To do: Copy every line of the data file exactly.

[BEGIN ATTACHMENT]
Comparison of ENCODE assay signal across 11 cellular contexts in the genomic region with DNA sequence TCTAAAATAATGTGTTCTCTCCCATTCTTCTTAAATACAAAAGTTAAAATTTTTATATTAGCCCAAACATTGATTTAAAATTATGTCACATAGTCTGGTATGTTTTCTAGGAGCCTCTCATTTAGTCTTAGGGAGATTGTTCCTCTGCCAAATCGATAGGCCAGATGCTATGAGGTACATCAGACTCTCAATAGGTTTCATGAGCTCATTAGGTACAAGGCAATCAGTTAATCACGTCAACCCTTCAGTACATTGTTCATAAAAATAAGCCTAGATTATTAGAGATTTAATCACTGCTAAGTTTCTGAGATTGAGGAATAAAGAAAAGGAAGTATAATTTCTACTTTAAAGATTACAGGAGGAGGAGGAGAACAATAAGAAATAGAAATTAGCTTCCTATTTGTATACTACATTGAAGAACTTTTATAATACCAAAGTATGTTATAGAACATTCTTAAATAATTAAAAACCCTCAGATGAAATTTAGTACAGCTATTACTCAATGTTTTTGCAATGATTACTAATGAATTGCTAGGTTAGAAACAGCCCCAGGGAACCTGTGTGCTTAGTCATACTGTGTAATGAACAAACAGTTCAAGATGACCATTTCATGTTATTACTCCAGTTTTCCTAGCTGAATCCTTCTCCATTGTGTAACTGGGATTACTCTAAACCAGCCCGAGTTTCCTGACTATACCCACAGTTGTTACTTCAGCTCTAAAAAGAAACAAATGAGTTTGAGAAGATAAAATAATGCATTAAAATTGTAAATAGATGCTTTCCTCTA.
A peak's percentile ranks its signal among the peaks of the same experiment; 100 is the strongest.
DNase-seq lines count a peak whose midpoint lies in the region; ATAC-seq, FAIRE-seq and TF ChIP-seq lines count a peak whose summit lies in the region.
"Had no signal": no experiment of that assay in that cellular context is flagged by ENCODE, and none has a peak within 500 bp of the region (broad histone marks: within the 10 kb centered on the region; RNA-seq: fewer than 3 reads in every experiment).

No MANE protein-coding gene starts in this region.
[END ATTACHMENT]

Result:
Comparison of ENCODE assay signal across 11 cellular contexts in the genomic region with DNA sequence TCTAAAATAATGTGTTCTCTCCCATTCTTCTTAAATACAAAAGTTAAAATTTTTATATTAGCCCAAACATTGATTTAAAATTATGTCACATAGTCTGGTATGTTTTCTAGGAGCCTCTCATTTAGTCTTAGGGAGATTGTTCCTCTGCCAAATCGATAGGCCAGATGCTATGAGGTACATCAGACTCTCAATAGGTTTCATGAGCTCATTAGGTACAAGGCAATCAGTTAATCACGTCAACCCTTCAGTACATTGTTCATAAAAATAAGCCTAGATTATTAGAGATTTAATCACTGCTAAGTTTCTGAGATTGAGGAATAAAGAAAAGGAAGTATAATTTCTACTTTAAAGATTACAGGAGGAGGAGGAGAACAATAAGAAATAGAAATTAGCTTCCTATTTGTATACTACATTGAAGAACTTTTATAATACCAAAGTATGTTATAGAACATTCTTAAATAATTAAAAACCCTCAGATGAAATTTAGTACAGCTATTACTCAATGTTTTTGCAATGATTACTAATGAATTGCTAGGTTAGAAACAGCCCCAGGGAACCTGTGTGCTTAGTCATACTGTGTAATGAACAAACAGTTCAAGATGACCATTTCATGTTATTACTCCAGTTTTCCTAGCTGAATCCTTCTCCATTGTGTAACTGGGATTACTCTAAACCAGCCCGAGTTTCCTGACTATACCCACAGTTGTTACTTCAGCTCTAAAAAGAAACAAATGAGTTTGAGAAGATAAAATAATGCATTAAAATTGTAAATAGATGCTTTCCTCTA.
A peak's percentile ranks its signal among the peaks of the same experiment; 100 is the strongest.
DNase-seq lines count a peak whose midpoint lies in the region; ATAC-seq, FAIRE-seq and TF ChIP-seq lines count a peak whose summit lies in the region.
"Had no signal": no experiment of that assay in that cellular context is flagged by ENCODE, and none has a peak within 500 bp of the region (broad histone marks: within the 10 kb centered on the region; RNA-seq: fewer than 3 reads in every experiment).

No MANE protein-coding gene starts in this region.